The vaccination programme in India had a smooth start on January 16, 2021, with frontline workers and those above the age of 60 receiving the first of jabs.. But by May, when the drive was thrown open to everyone above the age of 18, the country faced severity due to low vaccine stocks, even as demand surged in the wake of a devastating second wave.
The supply shortage, however, has not been the only challenge. India’s effort to vaccinate its people has had varying success across regions because of other issues, from planning to infrastructure to misinformation.
In between all these, another concern was people that were falling prey to fake vaccination drives or obtaining fake certificates to escape vaccination amid other cases.
Till date many weird and vague stories have come up relating COVID-19 vaccinations which have left people surprised.
Shady vaccination drive reveal
A man is seen standing behind a building next to a window. Moments later, a person from the window, wearing rubber gloves, is seen apparently vaccinating the man.
The camera then pans out to show a long queue on the other side, where people are seen waiting to get vaccinated.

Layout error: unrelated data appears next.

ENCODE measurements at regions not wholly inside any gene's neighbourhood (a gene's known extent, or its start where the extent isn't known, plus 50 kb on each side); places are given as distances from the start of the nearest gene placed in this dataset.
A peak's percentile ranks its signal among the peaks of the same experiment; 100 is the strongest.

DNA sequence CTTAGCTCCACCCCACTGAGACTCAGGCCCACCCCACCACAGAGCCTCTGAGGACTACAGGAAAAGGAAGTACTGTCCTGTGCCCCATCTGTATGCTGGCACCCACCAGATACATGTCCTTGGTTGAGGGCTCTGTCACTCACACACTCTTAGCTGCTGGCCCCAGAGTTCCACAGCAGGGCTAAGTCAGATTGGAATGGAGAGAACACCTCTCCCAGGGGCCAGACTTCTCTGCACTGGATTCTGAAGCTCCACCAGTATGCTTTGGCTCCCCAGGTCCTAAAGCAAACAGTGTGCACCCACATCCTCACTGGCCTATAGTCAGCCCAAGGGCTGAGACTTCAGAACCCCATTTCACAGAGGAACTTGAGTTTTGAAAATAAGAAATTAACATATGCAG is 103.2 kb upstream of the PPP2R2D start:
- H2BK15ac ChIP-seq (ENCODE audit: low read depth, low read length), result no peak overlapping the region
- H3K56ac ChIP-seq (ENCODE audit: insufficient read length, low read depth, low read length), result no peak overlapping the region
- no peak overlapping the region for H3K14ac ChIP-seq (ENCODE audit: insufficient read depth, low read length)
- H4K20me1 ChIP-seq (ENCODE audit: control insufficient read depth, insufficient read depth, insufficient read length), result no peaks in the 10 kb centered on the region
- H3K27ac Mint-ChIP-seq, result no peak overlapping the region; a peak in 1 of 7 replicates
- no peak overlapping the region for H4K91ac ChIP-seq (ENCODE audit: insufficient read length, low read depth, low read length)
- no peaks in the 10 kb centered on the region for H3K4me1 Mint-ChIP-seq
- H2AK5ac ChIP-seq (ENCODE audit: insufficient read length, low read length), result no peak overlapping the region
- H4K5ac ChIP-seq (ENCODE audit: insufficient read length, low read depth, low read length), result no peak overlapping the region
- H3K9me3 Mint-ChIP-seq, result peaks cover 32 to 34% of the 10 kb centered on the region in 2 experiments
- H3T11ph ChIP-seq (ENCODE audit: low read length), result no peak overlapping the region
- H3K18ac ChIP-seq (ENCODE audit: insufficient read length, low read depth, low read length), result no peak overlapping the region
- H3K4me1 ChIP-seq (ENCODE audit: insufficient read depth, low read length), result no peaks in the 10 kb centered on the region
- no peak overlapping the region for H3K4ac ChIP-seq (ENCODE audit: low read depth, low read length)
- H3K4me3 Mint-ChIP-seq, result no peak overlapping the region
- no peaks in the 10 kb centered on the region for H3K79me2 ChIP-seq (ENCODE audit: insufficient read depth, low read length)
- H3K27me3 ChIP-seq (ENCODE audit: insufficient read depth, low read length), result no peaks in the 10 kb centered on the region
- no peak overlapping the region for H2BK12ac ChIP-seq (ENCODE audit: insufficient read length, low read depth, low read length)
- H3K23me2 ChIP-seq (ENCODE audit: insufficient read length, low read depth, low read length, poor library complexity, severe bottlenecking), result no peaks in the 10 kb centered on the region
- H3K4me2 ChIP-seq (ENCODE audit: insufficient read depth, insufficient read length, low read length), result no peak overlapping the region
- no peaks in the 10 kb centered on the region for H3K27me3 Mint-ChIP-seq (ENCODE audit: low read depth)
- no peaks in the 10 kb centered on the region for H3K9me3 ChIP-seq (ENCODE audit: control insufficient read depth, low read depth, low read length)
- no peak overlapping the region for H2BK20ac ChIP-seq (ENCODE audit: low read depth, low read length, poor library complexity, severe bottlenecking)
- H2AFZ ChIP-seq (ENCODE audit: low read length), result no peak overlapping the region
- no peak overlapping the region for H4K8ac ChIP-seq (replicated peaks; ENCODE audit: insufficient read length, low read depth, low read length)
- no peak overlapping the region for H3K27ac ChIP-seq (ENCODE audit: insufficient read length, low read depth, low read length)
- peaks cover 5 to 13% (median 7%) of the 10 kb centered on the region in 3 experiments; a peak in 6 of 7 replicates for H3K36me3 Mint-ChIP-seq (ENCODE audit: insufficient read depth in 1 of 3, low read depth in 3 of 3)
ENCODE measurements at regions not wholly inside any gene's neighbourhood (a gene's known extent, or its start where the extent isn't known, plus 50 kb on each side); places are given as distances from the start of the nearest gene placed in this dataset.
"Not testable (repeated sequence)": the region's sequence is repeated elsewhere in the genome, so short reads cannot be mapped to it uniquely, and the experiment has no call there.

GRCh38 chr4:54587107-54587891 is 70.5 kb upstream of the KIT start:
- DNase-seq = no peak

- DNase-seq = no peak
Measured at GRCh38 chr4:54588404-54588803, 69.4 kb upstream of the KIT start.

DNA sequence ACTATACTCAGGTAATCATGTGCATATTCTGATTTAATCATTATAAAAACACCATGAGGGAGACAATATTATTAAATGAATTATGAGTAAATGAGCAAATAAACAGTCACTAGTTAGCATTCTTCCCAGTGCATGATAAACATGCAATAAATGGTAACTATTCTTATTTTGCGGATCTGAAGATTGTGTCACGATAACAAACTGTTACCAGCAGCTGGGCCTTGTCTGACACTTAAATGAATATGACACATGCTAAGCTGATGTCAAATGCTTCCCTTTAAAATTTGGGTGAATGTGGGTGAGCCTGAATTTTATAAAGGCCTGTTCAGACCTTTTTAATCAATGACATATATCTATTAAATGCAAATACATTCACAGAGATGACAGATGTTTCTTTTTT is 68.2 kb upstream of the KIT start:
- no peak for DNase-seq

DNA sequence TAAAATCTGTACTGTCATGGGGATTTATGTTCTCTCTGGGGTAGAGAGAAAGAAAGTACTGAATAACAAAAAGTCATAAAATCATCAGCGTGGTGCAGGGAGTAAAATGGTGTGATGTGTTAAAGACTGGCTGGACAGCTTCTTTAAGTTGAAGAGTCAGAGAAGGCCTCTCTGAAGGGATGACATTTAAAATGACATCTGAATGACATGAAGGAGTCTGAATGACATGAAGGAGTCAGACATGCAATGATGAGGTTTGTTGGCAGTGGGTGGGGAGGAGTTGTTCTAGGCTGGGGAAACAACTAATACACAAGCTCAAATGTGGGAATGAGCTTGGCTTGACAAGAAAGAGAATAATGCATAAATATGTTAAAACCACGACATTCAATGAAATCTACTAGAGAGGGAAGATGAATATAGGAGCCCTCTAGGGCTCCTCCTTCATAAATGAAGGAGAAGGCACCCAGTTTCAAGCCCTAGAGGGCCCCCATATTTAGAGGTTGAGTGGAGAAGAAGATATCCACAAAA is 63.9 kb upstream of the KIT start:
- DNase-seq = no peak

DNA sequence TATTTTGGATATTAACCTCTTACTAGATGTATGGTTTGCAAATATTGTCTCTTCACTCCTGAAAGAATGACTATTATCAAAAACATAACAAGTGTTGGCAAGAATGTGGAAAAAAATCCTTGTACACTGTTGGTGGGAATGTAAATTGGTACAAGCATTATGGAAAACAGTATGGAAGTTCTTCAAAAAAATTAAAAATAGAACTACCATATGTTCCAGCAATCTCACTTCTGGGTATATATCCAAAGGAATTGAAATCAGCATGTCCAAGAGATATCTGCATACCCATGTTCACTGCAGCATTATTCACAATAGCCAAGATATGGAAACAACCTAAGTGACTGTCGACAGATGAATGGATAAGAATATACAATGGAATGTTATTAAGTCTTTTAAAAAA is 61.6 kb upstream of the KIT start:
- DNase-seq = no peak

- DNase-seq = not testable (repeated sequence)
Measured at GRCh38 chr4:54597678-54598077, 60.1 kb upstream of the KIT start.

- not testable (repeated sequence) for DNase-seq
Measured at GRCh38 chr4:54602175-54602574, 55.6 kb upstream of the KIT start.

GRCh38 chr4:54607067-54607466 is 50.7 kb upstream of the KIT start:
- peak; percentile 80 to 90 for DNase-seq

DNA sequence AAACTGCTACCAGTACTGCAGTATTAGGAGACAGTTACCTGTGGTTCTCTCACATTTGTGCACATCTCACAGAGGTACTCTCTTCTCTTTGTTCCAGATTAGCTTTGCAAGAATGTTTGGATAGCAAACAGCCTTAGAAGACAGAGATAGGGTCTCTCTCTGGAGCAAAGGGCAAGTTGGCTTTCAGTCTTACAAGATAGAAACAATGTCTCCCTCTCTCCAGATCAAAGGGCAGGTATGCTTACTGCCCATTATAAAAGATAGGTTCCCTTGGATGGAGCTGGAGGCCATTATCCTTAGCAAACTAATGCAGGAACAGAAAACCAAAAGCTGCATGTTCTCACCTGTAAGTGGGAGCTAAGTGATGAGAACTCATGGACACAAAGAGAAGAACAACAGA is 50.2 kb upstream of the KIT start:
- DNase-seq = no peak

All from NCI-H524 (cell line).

Faking vaccination certificates
Dr BK Murali, owner of Hope hospital on Kamptee Road and Ayushman Hospital at Nagpur’s Ramdaspeth said he was left stunned when a couple of citizens had approached him for a fake vaccination certificate.
“I had got a terrible request to give someone a fake vaccination certificate as the person was unwilling to go for a jab. This is a dangerous trend. If rampant, we must all oppose and resist them to ensure they don’t turn into superspreaders in the coming days,” he said.
Complaints about their mental and sexual drive
Psychiatrist Dr Rajesh Rathi, is a sexual health expert, said he is flooded with calls regarding vaccine-induced impotence, sexual performance and infertility.
“Whether headache or infertility, people blame vaccination for everything and keep relating their illness to it,” he detailed.
South Salmara Mankachar, a remote district in India’s north-eastern state of Assam, where large Muslim population reisdes, officials have been able to vaccinate only 3 per cent of the half a million people living here, as the majority believes vaccination to be a harmful substance, being used to wipe out everyone there.
“I have heard that people die after getting vaccinated,” said Monowar Islam Mondal, a farmer who has not got his shot yet. He alleges that this a conspiracy against the Muslim community.
These problems have gone so far that people are even killing themselves to avoid taking the jab.